McCaleb began his message by recounting his history with OpenCoin, and revealing roughly how much XRP he controls,
I started working on ripple in the summer of 2011. I soon hired Arthur and David to help me. In 2012, I met Chris Larsen. He joined us about 5 months before ripple was launched. Chris, Arthur and I kept 20 billion XRP, of which 9 billion were mine. We gave the remaining 80 billion to OpenCoin. I have given away and donated some of my 9 billion XRP to charities such as MIRI, Literacy Bridge, Give Directly, Mission Bit and others.
He then explains,
I plan to start selling all of my remaining XRP beginning in two weeks. Because I have immense respect for the community members and want to be transparent, I’m publicly announcing this before I start.
[dropcap size=small]D[/dropcap]espite founding OpenCoin (now Ripple Labs) as the company's CTO, Jed McCaleb left last year "to pursue man-made surf parks," among other ventures. However, in a video that surfaced earlier this year McCaleb hints at leaving due to disagreements with another executive at OpenCoin.
I left in the summer, last June/July. [I had] disagreements with someone brought on to be CEO, and they are kind of - I don't know; they're lucky. We will see how it goes.
The current CEO of Ripple Labs is Chris Larsen, any disagreements the two may have are unknown at this time.
McCaleb's "immense respect for the community" aside, his two-week notice may be an attempt to "price-in" his impending sell-off. If everyone knows it's coming, perhaps the markets will be better prepared to absorb the impact.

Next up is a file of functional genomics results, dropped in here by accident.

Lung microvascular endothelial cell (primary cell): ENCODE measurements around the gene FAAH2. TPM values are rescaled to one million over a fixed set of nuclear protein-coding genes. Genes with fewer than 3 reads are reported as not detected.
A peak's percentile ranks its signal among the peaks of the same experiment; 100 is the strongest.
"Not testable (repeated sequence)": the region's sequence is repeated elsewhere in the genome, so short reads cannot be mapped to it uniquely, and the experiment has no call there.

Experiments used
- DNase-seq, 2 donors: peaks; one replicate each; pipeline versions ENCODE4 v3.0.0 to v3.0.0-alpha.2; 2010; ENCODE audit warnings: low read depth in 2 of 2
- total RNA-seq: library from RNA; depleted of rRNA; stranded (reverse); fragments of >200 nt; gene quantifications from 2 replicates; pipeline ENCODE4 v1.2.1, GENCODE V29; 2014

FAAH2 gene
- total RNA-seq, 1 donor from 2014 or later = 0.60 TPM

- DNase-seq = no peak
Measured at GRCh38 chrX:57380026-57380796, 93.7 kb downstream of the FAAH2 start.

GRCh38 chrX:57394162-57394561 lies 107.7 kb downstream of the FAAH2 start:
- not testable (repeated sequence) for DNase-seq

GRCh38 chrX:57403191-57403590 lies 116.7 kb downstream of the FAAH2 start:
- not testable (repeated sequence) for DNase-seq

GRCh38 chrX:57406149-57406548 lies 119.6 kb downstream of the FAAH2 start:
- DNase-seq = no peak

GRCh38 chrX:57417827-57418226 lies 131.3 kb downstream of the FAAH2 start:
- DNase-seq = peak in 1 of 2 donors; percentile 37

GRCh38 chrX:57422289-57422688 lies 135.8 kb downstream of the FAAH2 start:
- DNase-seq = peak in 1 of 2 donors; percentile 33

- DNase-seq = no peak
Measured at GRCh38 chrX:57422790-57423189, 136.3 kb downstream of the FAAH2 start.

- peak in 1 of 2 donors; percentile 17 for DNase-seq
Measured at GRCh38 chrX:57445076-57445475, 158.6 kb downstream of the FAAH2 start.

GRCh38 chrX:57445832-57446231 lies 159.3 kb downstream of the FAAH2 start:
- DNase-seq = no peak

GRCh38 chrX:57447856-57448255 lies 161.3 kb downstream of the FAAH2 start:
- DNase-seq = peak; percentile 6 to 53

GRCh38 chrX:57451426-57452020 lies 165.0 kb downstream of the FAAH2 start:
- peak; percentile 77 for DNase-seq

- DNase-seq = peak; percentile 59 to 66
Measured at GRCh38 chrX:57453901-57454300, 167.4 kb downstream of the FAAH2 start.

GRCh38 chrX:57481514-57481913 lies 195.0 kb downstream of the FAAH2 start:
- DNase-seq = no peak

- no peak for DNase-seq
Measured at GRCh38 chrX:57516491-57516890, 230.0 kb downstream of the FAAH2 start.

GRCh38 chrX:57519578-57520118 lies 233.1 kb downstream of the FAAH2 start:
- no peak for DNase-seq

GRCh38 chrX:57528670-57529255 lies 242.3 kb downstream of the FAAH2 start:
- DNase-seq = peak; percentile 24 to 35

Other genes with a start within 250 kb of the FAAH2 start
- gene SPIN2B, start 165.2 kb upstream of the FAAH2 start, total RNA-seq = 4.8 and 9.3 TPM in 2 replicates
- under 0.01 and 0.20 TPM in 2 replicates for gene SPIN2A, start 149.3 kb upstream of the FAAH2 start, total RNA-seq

McCaleb could be selling as much as 9% of all XRP ever created, or nearly 100% of the XRP currently on the market. Such a massive sale being announced ahead of time is unheard of in the cryptocurrency world, leading some members of the community to wonder if the move is McCaleb's way of taking a jab at Ripple Labs.
No matter the reason, the apparent message is that Jed McCaleb wants no further ties to Ripple Labs or its currency, and the result has been a massive crash of the XRP exchange rate - nearly 40% at this moment - since the announcement.
Jed McCaleb made his name by creating eDonkey, a file sharing platform similar to Napster, but capable of handling larger file sizes. After leaving eDonkey under legal threats from the recording industry, McCaleb then created the infamous Mt. Gox. However, McCaleb was wary of operating a company under uncertain regulations, and sold the ill-fated Mt. Gox to Mark Karpeles in 2011.
McCaleb is currently working on a mystery Bitcoin-related project which has made a point of not releasing any details. He is also a venture partner at Pantera capital, a firm investing in Bitcoin companies.
Judging by his past, it is safe to say that whatever McCaleb's mystery project is, it is something he passionately believes in - at least for a little while.
(Featured photo by _Mo.)